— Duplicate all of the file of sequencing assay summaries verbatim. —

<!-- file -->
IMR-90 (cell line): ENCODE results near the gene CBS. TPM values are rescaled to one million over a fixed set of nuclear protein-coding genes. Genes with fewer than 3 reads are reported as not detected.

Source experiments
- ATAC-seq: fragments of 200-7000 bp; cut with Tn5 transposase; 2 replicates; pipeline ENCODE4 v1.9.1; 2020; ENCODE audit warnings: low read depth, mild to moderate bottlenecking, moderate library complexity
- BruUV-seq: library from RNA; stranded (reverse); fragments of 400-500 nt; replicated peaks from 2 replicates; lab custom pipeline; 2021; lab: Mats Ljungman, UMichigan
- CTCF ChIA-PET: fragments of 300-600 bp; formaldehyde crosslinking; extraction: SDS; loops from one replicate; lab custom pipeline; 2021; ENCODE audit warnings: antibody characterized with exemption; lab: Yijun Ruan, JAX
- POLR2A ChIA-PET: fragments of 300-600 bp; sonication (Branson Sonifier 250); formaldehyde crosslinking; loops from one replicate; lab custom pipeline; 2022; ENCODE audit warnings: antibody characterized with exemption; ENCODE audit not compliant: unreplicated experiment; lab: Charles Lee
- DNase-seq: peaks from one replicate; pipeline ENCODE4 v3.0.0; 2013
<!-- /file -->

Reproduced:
IMR-90 (cell line): ENCODE results near the gene CBS. TPM values are rescaled to one million over a fixed set of nuclear protein-coding genes. Genes with fewer than 3 reads are reported as not detected.

Source experiments
- ATAC-seq: fragments of 200-7000 bp; cut with Tn5 transposase; 2 replicates; pipeline ENCODE4 v1.9.1; 2020; ENCODE audit warnings: low read depth, mild to moderate bottlenecking, moderate library complexity
- BruUV-seq: library from RNA; stranded (reverse); fragments of 400-500 nt; replicated peaks from 2 replicates; lab custom pipeline; 2021; lab: Mats Ljungman, UMichigan
- CTCF ChIA-PET: fragments of 300-600 bp; formaldehyde crosslinking; extraction: SDS; loops from one replicate; lab custom pipeline; 2021; ENCODE audit warnings: antibody characterized with exemption; lab: Yijun Ruan, JAX
- POLR2A ChIA-PET: fragments of 300-600 bp; sonication (Branson Sonifier 250); formaldehyde crosslinking; loops from one replicate; lab custom pipeline; 2022; ENCODE audit warnings: antibody characterized with exemption; ENCODE audit not compliant: unreplicated experiment; lab: Charles Lee
- DNase-seq: peaks from one replicate; pipeline ENCODE4 v3.0.0; 2013